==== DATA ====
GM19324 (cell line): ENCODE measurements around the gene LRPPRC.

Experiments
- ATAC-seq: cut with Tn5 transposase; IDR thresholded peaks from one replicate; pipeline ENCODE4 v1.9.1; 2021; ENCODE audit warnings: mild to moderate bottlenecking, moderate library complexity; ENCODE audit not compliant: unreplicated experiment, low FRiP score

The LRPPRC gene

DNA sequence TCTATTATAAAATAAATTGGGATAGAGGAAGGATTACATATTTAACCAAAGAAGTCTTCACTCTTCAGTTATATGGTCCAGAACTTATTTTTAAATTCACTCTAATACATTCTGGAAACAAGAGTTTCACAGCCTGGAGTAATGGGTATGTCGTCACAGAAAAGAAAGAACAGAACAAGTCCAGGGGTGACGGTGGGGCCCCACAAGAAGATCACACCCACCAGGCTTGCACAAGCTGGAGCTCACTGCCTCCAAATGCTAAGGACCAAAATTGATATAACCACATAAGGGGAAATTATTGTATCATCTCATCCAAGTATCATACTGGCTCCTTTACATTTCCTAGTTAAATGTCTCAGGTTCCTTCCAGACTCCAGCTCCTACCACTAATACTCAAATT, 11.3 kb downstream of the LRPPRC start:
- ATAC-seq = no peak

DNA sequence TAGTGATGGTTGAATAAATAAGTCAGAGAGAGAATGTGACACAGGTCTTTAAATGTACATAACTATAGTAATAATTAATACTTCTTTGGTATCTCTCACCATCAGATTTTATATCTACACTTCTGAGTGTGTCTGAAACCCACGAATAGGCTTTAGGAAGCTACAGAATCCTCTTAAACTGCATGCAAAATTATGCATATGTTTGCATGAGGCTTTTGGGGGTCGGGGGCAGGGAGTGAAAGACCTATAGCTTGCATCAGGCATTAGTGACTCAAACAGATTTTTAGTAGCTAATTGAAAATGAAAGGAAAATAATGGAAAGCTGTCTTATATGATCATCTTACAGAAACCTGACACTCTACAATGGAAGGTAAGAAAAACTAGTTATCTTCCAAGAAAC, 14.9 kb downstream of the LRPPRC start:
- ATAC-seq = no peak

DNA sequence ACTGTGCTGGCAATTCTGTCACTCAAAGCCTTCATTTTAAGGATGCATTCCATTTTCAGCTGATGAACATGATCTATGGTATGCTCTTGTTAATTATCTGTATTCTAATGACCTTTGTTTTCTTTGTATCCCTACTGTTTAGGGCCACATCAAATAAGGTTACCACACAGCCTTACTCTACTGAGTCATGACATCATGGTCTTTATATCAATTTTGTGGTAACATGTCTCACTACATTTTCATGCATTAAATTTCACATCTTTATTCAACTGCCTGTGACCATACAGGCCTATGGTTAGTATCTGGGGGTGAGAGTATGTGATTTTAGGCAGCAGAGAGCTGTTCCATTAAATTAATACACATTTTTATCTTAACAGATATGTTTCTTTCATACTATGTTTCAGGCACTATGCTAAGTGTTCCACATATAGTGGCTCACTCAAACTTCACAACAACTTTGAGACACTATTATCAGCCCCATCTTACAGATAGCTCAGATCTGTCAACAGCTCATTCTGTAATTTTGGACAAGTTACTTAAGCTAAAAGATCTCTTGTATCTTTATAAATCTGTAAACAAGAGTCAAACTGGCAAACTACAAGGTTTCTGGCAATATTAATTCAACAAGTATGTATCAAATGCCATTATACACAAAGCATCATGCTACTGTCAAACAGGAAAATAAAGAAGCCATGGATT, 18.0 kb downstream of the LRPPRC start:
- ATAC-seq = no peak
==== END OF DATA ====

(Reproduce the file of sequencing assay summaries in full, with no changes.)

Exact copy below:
GM19324 (cell line): ENCODE measurements around the gene LRPPRC.

Experiments
- ATAC-seq: cut with Tn5 transposase; IDR thresholded peaks from one replicate; pipeline ENCODE4 v1.9.1; 2021; ENCODE audit warnings: mild to moderate bottlenecking, moderate library complexity; ENCODE audit not compliant: unreplicated experiment, low FRiP score

The LRPPRC gene

DNA sequence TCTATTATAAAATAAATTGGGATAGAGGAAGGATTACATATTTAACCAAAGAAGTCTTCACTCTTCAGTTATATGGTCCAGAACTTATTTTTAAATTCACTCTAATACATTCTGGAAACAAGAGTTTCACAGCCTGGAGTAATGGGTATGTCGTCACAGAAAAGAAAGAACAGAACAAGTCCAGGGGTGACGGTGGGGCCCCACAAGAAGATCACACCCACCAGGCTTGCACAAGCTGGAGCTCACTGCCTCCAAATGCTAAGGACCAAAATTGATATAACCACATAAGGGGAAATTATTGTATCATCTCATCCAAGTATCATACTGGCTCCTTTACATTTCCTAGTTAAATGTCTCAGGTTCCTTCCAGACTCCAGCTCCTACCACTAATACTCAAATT, 11.3 kb downstream of the LRPPRC start:
- ATAC-seq = no peak

DNA sequence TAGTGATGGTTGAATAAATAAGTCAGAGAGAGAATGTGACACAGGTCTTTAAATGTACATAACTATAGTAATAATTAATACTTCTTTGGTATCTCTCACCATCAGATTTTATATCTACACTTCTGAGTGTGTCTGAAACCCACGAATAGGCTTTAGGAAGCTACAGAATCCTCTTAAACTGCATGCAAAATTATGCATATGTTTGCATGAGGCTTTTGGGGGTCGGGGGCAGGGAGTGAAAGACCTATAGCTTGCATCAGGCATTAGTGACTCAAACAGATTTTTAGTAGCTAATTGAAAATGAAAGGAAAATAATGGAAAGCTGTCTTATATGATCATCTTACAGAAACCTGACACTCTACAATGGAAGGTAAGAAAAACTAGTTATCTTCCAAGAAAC, 14.9 kb downstream of the LRPPRC start:
- ATAC-seq = no peak

DNA sequence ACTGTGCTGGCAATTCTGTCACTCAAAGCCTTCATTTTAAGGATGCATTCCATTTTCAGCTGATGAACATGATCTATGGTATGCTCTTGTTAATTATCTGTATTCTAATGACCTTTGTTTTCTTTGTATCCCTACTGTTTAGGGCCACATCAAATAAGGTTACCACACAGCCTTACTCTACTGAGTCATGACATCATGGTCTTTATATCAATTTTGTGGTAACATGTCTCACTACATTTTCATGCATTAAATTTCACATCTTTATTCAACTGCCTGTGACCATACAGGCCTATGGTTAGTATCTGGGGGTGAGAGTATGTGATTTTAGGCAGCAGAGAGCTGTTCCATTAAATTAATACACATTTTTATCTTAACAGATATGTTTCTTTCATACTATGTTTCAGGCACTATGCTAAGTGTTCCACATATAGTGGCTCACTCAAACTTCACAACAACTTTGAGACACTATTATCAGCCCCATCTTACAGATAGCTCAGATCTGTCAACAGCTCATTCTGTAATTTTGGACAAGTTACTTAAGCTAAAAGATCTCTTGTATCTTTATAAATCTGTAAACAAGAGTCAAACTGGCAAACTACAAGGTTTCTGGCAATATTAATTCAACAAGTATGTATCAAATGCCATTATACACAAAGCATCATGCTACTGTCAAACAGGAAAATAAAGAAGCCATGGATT, 18.0 kb downstream of the LRPPRC start:
- ATAC-seq = no peak